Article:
Mountaintop mining involves blasting off the top of a mountain so excess rock can be pushed to a neighboring valley. This allows miners to more easily reach coal.
The eco-obnoxious practice, which has doubled in the last 8 years, has buried more than 1,000 miles of Appalachian streams over the last 20 years.
Now, residents in states like West Virginia, Virginia and Kentucky are finding huge numbers of dead and deformed fish, a result of toxic selenium that leaches into rivers and streams.
High selenium levels threaten fish survival and reproduction, and contaminated fish have offspring with serious birth defects—from crooked spines to deformed heads. Ultimately, the fish population could be wiped out.
Selenium pollution affects fish first, so they serve as a barometer for future damage to ecosystems and human health.
“Once in the aquatic environment, waterborne selenium can enter the food chain and reach levels that are toxic to fish and wildlife,” says Dennis Lemly, PhD, a research professor of biology at Wake Forest University in Winston-Salem, NC.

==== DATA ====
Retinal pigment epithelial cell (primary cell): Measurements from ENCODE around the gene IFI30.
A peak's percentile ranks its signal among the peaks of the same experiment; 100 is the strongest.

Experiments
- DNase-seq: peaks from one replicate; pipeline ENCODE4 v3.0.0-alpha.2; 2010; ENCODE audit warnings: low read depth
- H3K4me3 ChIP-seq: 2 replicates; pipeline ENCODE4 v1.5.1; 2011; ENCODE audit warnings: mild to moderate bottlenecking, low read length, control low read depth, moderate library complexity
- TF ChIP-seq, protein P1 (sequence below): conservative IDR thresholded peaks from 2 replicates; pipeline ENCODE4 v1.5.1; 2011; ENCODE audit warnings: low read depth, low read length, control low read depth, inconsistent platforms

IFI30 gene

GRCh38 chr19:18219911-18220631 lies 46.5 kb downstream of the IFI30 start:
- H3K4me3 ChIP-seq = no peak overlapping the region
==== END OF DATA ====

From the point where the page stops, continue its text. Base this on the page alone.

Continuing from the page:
“The threat is expanding as use of this destructive process expands,” he adds. “Once these ecosystems are polluted, damage to the environment is permanent.”
Taking It to Washington, DC
Dr. Lemly, who supports tougher regulations on the disposal of coal waste, was part of a 12-member team of ecologists and engineers who provided the first comprehensive analysis of damage caused by mountaintop removal mining. He and his colleagues shared their scientific findings in February with representatives from the U.S. Environmental Protection Agency and the President’s Council on Environmental Quality.
Dr. Lemly has studied West Virginia’s Mud River Reservoir, which was polluted with selenium released from a mountaintop mining operation. Between 50% and 60% of young fish were deformed because of high selenium concentrations.
Not Fit for Human Consumption
Selenium levels in fish caught in some of West Virginia’s rivers are more than twice what is considered safe for human consumption.
Humans need to absorb certain amounts of selenium daily, but extremely high concentrations can cause reproductive failure and birth defects.
“I specialize in fish, but that is only one part of the overall picture,” Dr. Lemly says. “Public health is also an issue with mountaintop removal mining.”
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